Common Core testing for kids with LD

What parents need to know about Common Core tests, and challenges for kids with learning issues.

LD expert Ben Foss, who wrote The Dyslexia Empowerment Plan, says there’s a lot of uncertainty when it comes to Common Core testing — and a lot of questions parents need to ask.

Video transcript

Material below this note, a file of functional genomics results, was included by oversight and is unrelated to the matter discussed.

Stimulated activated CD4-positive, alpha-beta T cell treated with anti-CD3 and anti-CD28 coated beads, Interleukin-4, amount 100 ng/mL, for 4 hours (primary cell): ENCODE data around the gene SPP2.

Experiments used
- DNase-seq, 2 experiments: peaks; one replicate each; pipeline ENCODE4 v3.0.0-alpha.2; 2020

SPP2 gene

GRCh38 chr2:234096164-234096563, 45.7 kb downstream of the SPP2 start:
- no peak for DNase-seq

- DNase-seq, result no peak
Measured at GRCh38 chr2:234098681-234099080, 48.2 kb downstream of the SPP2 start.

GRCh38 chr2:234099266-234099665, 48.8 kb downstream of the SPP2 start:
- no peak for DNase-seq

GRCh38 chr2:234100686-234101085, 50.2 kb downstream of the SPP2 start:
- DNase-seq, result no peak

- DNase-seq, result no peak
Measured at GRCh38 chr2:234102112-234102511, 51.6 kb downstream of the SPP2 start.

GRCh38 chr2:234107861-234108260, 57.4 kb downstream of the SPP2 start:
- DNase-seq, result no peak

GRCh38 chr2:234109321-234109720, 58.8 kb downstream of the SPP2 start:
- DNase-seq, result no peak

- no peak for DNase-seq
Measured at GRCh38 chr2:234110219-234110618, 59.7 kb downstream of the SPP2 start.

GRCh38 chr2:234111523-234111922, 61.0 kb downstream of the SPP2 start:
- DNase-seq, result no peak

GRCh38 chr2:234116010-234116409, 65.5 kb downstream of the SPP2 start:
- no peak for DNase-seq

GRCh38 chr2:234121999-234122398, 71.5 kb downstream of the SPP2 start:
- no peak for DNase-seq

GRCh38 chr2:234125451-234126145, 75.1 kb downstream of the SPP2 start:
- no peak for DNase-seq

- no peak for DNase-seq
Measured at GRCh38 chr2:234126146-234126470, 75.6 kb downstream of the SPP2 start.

“A big issue is to be making sure that the child’s IEP specifies which specific technologies they get. Do they get a screen reader? Do they get a spell checker? Do they get extra time and nailing those down in a document that you can bring in. Because you need to have a bureaucratic record and a legal record that you can present. A second issue is in the environment. There’s going to have to be access to learn how to use those tools. For example, a lot of the screen readers have a very robotic voice. Some kids don’t like robotic voices. They’re going to need to have an opportunity to train and learn how to use that voice. That’s a challenge that I don’t know how they’re going to approach it. The final question is going to be how widely do they allow access. On the one hand, they could say we can add a screen reader for every student in the science part of the test. We’re not testing your ability to read. We’re testing your ability to do science or math. So we can have this just read out what’s on the screen. That’s one option. Give it to everyone and then you just turn it on. Another option is you have to check a legal box in order to get into this special feature. Depending on how they implement that, they’ll be different challenges. The final thing is just rolling out technology is always complicated and they’ll be bugs. They’ll be uncertainties. I know as a dyslexic person when I was going to school, I mean I was at a fancy school that had lots of money and we still had computers die, disk drives not work, and the Wi-Fi wasn’t working today. And that just happens when you engage technology. The pen is a piece of technology, is a very basic piece of technology that we all know how to use. And that’s going to be a question as well. So there’s layers of complexity here. It comes back to the core message, which is as a parent you have to be the chief advocate and you have to train your child to advocate for themselves.”

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